Still, Vedic literature must always be understood with the guidance of a bona fide spiritual master or pure devotee. One of the most critical issues to be understood rightly is the identity of Lord Krsna. Although Krsna is repeatedly addressed in the verses of Bhagavad-gita as "Sri Bhagavan" (the Supreme Personality of Godhead), nondevotees often try to dismiss Krsna or relegate Him to minor importance. This gross misinterpretation renders the actual meaning of Bhagavad-gita incomprehensible. Sri Krsna states the conclusion of Bhagavad-gita: "Give up all religion and surrender to Me. I will release you from all the reactions to your sins; do not fear." Without understanding that Krsna is the Supreme Truth and the object of devotion, we miss the Bhagavad-gita's unifying goal.

Although Bhagavad-gita is the essence of Mahabharata, set within the epic like a jewel within a ring, the activities of the Pandavas take up more verses than the direct activities of Krsna. This is in tune with Vyasadeva's intent: to give his readers interesting instructions that bring them to the level of understanding Bhagavad-gita. Yet whenever Krsna does appear in the Mahabharata, we should understand that He is the same Supreme Person who speaks the Bhagavad-gita. The Pandavas never misunderstood Krsna to be an ordinary person, and neither should we. But commentators throw doubt on some of Krsna's activities in theMahabharata, such as His advising Maharaja Yudhisthira to tell a lie.

When Krsna asked His devotee Yudhisthira to lie, Yudhisthira hesitated because he had never told a lie. Krsna was testing His devotee, and only because of Yudhisthira's ultimate surrender to Krsna did he keep his reputation as a pure devotee of the Lord. Krsna is the Supreme Personality of Godhead, and all His actions are absolute. When to the mundane vision He appears to steal butter from the householders in Vrndavana, when He dances at night with the gopis, or when He asks Yudhisthira to transcend ordinary morality, these are all lila, or pastimes, of the Supreme Lord. They are not acts that can be imitated.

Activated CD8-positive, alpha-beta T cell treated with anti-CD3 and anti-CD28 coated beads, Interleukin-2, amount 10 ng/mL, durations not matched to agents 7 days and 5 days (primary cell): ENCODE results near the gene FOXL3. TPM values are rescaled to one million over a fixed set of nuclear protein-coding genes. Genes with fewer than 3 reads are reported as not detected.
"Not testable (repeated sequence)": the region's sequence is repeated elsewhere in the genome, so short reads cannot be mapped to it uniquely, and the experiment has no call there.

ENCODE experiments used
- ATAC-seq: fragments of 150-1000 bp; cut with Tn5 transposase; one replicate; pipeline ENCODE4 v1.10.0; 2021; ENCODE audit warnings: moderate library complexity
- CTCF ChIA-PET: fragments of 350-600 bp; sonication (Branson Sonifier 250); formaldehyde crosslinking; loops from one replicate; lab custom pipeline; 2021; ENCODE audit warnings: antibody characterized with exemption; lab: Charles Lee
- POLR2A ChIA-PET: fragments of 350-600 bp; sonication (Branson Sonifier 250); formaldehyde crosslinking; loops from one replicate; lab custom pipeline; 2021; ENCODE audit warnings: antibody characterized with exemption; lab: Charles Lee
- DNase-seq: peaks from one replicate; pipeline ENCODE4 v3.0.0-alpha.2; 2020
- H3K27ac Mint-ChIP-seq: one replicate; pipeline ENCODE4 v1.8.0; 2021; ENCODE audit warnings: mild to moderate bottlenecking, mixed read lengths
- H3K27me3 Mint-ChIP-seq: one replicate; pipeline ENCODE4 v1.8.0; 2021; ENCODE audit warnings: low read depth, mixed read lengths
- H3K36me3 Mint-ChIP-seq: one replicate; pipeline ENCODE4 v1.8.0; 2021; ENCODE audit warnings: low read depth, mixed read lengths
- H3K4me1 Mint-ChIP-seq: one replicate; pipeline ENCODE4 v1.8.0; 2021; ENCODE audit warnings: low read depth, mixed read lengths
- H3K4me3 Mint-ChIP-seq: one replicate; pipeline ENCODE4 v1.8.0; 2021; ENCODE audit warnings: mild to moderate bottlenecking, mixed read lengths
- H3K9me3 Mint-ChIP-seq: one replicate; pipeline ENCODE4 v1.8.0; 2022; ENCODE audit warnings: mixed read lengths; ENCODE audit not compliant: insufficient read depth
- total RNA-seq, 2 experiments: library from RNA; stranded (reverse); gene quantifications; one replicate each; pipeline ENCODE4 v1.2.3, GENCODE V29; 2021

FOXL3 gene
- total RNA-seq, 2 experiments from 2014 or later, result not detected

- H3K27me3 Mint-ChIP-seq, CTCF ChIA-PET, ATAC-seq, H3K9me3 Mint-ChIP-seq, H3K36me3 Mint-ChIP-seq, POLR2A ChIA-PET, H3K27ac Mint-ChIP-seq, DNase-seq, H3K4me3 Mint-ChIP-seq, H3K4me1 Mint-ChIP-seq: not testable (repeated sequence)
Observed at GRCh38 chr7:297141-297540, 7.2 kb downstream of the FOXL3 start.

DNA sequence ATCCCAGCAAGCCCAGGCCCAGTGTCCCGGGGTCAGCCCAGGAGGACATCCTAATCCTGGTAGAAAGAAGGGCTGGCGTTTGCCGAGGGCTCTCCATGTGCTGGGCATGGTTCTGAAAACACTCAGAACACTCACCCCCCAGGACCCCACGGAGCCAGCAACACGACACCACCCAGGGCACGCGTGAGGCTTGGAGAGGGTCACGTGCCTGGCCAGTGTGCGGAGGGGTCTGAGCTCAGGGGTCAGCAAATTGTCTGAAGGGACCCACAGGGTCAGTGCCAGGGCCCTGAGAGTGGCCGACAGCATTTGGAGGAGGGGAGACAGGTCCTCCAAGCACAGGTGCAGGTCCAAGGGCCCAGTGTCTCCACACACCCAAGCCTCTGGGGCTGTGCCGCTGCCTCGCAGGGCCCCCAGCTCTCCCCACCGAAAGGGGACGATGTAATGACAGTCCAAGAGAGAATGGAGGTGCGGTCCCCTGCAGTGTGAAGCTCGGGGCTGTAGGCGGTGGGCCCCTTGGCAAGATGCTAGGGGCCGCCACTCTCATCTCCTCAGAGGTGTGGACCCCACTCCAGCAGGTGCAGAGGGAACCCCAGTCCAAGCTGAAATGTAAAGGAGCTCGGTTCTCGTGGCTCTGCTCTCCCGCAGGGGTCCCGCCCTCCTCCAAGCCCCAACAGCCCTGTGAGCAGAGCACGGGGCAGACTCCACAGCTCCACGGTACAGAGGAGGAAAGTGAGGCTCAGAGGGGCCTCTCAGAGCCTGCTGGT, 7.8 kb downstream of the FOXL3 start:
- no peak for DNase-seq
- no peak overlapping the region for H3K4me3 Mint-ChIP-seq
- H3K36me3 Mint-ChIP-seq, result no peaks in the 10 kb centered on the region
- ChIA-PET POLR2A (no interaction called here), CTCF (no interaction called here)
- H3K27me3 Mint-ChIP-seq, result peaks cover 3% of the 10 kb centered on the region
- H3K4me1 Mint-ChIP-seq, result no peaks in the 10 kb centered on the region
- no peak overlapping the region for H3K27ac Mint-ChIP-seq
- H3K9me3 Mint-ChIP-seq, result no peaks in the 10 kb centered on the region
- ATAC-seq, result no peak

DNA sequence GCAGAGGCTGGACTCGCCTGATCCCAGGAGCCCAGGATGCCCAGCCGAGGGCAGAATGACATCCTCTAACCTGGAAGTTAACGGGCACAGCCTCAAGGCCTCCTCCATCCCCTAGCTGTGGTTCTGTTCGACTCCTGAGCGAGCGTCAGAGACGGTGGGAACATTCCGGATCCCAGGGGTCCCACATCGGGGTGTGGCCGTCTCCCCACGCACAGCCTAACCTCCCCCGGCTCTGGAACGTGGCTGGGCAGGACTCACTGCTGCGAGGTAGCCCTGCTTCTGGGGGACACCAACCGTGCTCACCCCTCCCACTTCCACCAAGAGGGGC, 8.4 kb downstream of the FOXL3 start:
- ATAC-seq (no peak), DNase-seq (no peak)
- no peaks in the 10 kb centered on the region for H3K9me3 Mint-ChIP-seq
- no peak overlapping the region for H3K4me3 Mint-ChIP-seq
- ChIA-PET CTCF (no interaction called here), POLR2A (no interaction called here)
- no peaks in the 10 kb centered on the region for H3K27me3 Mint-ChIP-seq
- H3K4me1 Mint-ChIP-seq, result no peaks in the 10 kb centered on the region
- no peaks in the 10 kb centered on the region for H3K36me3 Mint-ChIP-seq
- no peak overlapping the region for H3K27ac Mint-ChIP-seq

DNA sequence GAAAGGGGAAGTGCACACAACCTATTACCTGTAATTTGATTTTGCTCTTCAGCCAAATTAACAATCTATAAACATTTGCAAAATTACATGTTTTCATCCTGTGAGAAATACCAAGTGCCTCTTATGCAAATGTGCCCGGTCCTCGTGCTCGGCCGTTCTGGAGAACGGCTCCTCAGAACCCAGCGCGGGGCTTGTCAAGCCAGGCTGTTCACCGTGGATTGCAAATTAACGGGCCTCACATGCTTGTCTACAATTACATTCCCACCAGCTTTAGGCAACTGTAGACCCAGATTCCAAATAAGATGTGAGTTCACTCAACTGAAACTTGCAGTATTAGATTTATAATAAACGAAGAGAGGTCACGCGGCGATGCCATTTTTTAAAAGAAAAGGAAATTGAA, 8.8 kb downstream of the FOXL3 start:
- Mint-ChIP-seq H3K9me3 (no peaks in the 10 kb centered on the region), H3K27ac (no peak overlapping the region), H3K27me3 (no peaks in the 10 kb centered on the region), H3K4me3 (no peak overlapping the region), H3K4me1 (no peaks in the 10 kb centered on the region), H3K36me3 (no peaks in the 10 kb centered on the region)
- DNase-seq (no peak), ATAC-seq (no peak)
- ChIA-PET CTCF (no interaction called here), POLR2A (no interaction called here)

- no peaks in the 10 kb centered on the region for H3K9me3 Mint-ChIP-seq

In presenting Mahabharata, Vyasadeva intended to give spiritual instruction, and yet he was criticized by his spiritual master, Narada, for his undue emphasis on ordinary topics. Narada said that human beings already have a strong inclination to act for sense gratification, and if this is sanctioned by religion, then it will be a great disservice to humanity and to God.

Narada therefore advised Vyasa to compile another scripture, which would be free of all material forms of religion, and which could elevate people to pure love of God. Vyasadeva then meditated and received the divine vision for describing the ultimate Vedic scripture, Srimad-Bhagavatam.

In an age where time is short and we cannot pore over voluminous scriptures, we should concentrate on scriptures that can elevate us directly to pure love of God. Bhagavad-gita, the essence of Mahabharata, will serve this purpose excellently. For further study, Srimad-Bhagavatam gives us the full pastimes and teachings of Lord Krsna. And when we find time to read the Mahabharata, it should be with an understanding that Krsna is the Supreme Lord. Having understood this conclusion from the Bhagavad-gita, we can then enjoy readings or theatrical renditions of Mahabharata, provided they are performed by those who know the conclusion of the Vedic literature. – Satsvarupa Dasa Goswami